Dignity in Childbirth

Authors


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Nancy K. Lowe Editor

New reports about women's views of their birth experiences in the United States and United Kingdom again highlighted situations in which we can do better as nurses, providers, and health care systems. The British childbirth charity Birthrights, whose mission is to protect human rights in childbirth, recently launched a UK Dignity in Childbirth campaign on the heels of a national survey that indicated less than half of women who gave birth in the past 3 years had the childbirth experience they desired; many felt they had been disrespected and denied choices regarding their births (Birthrights, 2013). Similarly, Childbirth Connection released their third national Listening to Mothers survey in 2013 and reported that among women who had a singleton infant during 2011–2012, 17% rated US maternity care as fair or poor. A significant number of the respondents felt pressured to accept intervention such as induction of labor or were denied access to vaginal birth after cesarean (VBAC) due to provider attitudes and/or institutional policies. We need to ask, Shouldn't our current standards of what matters most during childbirth in the western world include physical and psychological outcomes?

Dignity in health care is defined as encompassing respect and autonomy. Respect is enacted through relationships with health care professionals that are caring and demonstrate honor of the individual. Respectful care is foundational to women feeling psychologically whole about their childbirth experiences, regardless of any necessary medical interventions, and provides the context in which choice in childbirth is not only available but encouraged and actively supported because it is the right and evidence-based thing to do. Respectful care includes behaviors such as always introducing yourself to the woman and her family, speaking in a kind and friendly manner, active listening, protecting the woman's privacy, seeking permission prior to invading the woman's body space, etc. Telling data from the newest Listening to Mothers survey indicated that 14% of the women felt they were treated poorly (sometimes, usually, or always) because of their races, ethnicities, cultural backgrounds, or languages, and 20% felt they were treated poorly because of differences of opinion with their caregivers about the right care for themselves or their infants.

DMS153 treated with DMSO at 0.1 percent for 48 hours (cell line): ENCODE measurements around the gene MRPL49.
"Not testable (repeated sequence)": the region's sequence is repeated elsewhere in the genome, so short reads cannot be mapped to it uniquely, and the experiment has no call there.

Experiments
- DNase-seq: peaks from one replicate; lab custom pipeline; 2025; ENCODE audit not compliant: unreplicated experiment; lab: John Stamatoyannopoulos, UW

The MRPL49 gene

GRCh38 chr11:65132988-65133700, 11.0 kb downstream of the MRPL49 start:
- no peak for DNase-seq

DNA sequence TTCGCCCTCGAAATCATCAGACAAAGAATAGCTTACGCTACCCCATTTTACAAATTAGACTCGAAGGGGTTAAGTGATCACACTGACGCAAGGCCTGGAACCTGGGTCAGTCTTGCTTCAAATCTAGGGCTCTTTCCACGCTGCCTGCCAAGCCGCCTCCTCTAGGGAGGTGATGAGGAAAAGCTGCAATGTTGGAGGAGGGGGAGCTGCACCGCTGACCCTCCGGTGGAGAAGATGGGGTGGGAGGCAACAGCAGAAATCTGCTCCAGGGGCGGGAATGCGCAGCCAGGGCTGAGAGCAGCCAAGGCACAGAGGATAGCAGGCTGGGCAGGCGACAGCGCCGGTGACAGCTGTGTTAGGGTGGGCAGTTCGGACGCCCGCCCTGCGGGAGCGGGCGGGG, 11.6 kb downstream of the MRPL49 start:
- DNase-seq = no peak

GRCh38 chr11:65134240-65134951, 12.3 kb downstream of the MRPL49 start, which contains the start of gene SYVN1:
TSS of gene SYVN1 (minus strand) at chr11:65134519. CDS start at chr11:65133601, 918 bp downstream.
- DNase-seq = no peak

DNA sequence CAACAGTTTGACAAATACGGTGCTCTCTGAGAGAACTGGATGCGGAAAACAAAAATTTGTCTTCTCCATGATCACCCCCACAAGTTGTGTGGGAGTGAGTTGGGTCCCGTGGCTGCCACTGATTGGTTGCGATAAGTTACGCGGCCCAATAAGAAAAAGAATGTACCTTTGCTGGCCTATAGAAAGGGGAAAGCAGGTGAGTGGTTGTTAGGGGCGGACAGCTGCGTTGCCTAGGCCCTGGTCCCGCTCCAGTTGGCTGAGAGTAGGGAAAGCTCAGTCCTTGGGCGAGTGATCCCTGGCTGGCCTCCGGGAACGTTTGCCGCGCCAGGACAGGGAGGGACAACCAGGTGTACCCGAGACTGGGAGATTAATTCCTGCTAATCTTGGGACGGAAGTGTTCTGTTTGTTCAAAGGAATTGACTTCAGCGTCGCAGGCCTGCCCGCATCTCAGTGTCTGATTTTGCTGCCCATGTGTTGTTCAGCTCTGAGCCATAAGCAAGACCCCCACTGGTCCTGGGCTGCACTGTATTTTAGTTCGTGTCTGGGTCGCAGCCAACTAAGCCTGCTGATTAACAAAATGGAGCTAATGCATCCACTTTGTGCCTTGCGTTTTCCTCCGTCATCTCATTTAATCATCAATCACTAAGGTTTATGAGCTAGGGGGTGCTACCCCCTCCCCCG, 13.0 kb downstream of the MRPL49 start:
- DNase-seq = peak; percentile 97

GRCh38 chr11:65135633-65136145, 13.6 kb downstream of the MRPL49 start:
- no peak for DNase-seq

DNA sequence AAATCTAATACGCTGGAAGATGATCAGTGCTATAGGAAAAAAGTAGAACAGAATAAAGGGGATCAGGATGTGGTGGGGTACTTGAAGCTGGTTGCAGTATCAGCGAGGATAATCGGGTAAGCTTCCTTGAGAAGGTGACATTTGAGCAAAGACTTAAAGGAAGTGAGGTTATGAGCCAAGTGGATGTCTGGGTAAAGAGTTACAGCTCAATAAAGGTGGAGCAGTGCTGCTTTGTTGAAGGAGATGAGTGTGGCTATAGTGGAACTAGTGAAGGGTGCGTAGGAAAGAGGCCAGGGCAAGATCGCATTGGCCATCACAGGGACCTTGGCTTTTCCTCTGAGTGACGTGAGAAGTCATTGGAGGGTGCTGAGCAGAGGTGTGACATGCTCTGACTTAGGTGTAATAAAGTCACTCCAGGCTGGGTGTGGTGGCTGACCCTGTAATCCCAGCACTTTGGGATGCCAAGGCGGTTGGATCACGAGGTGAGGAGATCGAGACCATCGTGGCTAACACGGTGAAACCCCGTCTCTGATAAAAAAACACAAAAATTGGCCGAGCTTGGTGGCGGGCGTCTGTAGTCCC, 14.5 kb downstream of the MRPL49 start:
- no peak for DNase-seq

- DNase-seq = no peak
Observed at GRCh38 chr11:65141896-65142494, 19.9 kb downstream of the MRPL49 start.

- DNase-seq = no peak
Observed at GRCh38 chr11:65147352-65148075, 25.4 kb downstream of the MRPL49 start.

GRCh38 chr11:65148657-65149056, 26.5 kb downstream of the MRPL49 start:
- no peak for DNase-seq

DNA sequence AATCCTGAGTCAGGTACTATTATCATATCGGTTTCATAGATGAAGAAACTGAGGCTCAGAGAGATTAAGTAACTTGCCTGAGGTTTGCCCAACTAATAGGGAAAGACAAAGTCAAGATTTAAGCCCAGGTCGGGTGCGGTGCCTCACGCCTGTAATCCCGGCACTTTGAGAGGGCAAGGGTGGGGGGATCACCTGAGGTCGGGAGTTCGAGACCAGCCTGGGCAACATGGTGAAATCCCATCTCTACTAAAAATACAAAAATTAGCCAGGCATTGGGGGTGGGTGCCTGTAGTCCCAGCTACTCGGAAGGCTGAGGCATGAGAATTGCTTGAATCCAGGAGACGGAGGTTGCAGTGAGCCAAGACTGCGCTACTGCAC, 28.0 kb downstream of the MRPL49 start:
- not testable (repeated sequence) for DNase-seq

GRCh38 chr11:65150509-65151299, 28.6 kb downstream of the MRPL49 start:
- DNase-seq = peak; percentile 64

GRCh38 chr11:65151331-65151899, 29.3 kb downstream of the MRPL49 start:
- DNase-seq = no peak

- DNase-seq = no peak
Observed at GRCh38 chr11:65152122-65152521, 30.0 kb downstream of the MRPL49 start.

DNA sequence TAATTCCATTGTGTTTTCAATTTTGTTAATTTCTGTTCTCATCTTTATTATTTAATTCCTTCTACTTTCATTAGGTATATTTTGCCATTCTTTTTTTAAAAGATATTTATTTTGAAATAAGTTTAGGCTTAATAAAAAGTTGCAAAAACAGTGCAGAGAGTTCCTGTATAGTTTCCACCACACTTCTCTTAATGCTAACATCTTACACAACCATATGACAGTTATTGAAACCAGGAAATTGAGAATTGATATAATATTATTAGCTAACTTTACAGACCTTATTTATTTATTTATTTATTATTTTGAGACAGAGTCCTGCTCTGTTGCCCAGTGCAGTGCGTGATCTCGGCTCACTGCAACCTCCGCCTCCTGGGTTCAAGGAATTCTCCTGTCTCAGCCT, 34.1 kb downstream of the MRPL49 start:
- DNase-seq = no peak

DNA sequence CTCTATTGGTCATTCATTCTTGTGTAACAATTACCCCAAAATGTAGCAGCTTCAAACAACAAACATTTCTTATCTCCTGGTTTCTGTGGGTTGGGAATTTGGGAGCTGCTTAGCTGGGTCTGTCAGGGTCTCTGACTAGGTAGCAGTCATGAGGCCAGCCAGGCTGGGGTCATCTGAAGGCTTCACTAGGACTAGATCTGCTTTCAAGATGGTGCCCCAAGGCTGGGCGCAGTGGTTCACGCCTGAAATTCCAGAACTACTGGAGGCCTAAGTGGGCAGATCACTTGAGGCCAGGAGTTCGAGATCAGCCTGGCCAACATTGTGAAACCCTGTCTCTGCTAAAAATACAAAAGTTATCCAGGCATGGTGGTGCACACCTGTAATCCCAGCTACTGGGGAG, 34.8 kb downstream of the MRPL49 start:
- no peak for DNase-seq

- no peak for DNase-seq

Autonomy means the freedom to determine one's own actions or healthcare decisions based on personal beliefs and values in the presence of adequate information and in the absence of coercion. A critical issue underlying women's autonomy in maternity care is whether they have access to important, evidence-based options such as birth centers, midwifery care, VBAC, non-pharmacologic methods of pain relief, nitrous oxide for pain relief during labor, continuous contact with their newborns, etc. Without the availability of a full range of services, women's autonomy is limited and often subtly or obviously coerced within a health care system that is increasingly provider- and system-centered and approaches childbirth as a service-line in which standardization leads to efficiency. Listening to Mothers (2013) findings support the conclusion that a large proportion of maternity care is not supported by best evidence or best practice, and women often feel pressured to go along with this care despite their personal desires.

Dignity in childbirth is the optimal goal for each woman, her infant(s), and family. The challenge is to ensure the woman's dignity while providing evidence-based maternity care that fosters normalcy, wholeness, and safety for the woman and her infant. We should be encouraged that Listening to Mothers (2013) also documented that 59% of the respondents agreed with the statement, “Giving birth is a process that should not be interfered with unless medically necessary” despite the high rates of intervention such as induction of labor, intravenous fluids, confinement to bed once admitted to hospital, oxytocin administration, epidural analgesia, urinary catheter placement, continuous electronic fetal monitoring, and cesarean delivery they experienced. Unfortunately, the survey findings also indicated that women have significant knowledge deficits about the possible adverse effects of induction of labor and cesarean delivery. There is work to be done in collaboration with childbearing women, interdisciplinary colleagues, and health care systems to reshape US maternity care based on human dignity and universal availability of true evidence-based care.

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